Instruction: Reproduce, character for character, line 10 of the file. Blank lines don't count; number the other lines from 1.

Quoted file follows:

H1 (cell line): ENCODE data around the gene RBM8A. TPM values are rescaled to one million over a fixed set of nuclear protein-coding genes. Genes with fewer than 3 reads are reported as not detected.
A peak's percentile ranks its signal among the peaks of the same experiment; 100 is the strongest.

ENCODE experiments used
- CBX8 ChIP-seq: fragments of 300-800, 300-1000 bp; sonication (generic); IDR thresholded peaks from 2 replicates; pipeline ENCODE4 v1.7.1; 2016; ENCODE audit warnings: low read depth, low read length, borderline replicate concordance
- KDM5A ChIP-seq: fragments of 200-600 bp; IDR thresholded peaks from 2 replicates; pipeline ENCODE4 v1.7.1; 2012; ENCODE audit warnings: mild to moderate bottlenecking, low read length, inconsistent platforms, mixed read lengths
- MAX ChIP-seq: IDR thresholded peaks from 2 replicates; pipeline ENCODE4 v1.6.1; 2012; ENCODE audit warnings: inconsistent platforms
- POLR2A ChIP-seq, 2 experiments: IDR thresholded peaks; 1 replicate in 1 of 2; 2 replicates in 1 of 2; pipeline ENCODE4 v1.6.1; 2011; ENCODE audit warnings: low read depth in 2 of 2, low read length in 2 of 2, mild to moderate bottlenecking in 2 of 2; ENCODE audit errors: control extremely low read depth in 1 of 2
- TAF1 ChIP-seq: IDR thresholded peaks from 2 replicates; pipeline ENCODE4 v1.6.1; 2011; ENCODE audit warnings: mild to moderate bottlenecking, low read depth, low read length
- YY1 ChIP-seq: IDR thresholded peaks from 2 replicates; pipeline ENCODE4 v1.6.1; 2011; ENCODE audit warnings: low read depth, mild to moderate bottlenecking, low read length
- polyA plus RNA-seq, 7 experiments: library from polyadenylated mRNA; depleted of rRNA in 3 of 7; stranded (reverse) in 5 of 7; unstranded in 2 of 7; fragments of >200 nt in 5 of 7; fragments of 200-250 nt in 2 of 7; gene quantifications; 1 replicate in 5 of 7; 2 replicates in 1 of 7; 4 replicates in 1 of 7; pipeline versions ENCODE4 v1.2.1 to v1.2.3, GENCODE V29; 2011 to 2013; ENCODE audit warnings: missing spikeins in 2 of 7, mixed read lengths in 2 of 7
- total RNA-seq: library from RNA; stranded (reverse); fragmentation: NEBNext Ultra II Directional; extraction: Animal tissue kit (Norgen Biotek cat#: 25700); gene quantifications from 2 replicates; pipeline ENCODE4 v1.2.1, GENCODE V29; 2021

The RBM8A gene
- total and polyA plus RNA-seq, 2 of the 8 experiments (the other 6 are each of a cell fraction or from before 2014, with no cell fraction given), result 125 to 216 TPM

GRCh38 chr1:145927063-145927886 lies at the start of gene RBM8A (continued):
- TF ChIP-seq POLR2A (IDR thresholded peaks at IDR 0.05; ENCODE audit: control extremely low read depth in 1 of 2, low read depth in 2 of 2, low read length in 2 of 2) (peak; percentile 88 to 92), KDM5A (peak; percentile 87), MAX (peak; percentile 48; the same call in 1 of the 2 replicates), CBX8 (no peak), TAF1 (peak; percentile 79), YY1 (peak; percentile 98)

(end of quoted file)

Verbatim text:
- polyA plus RNA-seq, 7 experiments: library from polyadenylated mRNA; depleted of rRNA in 3 of 7; stranded (reverse) in 5 of 7; unstranded in 2 of 7; fragments of >200 nt in 5 of 7; fragments of 200-250 nt in 2 of 7; gene quantifications; 1 replicate in 5 of 7; 2 replicates in 1 of 7; 4 replicates in 1 of 7; pipeline versions ENCODE4 v1.2.1 to v1.2.3, GENCODE V29; 2011 to 2013; ENCODE audit warnings: missing spikeins in 2 of 7, mixed read lengths in 2 of 7